Here are the metrics you need to understand in your business to calculate LTV one way or another.

Churn rate: This is the rate at which you lose customers during a specific time period. Depending on what you offer, there may be a heavy drop off point (or ‘cliff’) at a particular time after a customer subscribes, for example after the first month, and so when you calculate churn rate, consider whether it’s accurately reflecting that drop-off rate. Generally, the longer the period you calculate your churn rate over, the more accurate a reflection it will provide.

ARPU: This is the average revenue per user, and is normally calculated by dividing your total revenue by the number of subscribers.

Customer lifespan: This is the average period of time a customer pays you for their subscription. If you segment your different customers by the subscription models you offer, then you would want to note when a customer ‘leaves’ you in relation to one pricing option, and then starts working with you as a new customer on a higher package.

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How do you calculate LTV?

While there are a number of different options, moving from basic and simple calculations that allow you a general sense of what’s happening, to more complex, nuanced formulae that allow you to take into account the specifics of your business or niche, the goal of each one is to reflect the return on investment (ROI) of the money you spend acquiring customers and creating and delivering your services.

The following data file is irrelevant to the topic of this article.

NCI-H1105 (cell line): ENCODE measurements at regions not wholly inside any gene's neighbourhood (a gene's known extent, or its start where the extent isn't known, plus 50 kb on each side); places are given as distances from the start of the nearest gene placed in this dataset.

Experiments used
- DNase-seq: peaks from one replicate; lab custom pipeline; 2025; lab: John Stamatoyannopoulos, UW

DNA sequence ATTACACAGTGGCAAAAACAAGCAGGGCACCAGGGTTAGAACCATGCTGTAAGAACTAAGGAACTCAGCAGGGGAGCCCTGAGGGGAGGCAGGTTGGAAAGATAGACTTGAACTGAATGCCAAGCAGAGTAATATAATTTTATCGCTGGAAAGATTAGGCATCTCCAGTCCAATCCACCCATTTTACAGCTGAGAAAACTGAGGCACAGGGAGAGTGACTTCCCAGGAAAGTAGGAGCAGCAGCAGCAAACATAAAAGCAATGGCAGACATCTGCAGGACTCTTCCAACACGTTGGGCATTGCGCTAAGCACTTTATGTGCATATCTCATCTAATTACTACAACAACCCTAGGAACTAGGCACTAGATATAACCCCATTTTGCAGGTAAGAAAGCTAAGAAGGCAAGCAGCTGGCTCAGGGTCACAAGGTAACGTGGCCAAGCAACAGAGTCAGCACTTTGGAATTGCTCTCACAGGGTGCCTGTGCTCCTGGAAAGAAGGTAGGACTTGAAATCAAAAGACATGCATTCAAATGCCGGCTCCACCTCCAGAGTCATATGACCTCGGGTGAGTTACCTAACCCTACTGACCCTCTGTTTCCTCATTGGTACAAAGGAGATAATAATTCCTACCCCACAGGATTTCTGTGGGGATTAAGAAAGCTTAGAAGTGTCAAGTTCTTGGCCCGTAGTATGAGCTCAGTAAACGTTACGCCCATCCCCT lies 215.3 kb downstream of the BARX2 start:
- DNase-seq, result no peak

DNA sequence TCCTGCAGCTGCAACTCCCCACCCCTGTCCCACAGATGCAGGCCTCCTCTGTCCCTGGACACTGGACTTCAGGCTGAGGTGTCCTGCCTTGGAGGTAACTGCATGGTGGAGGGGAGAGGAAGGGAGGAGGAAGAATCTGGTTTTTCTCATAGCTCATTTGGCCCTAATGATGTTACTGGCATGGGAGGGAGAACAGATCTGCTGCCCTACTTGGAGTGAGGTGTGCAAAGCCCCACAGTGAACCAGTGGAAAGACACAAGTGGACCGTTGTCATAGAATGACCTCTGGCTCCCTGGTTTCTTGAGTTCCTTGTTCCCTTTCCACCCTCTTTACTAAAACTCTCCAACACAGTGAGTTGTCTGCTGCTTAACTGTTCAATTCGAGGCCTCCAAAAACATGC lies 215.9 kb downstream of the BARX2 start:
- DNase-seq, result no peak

The most common options are as follows:

LTV = ARPU x average customer lifespan 

So if your ARPU is $100 over a month period and your customers stay with you on average for 20 months, then your LTV would be $2000.

OR

LTV = ARPU/ churn rate

So if your ARPU is $100 a month and your churn rate is 0.05 (i.e. you lose 5 out of 100 customers in a month) then your LTV would be $2000.

If your churn rate is not uniform but varies widely (i.e. you have a cliff after a month of people signing up, and also a general annual churn rate) then you can consider applying a discount (of less than 1) to this equation to factor that in.

LTV = (ARPU/churn rate) x discount

A more accurate, but complex way to calculate LTV for SaaS business is as follows:

LTV = (ARPA x Gross margin %)/Revenue Churn Rate

Where you calculate:

ARPA = MRR/total number of accounts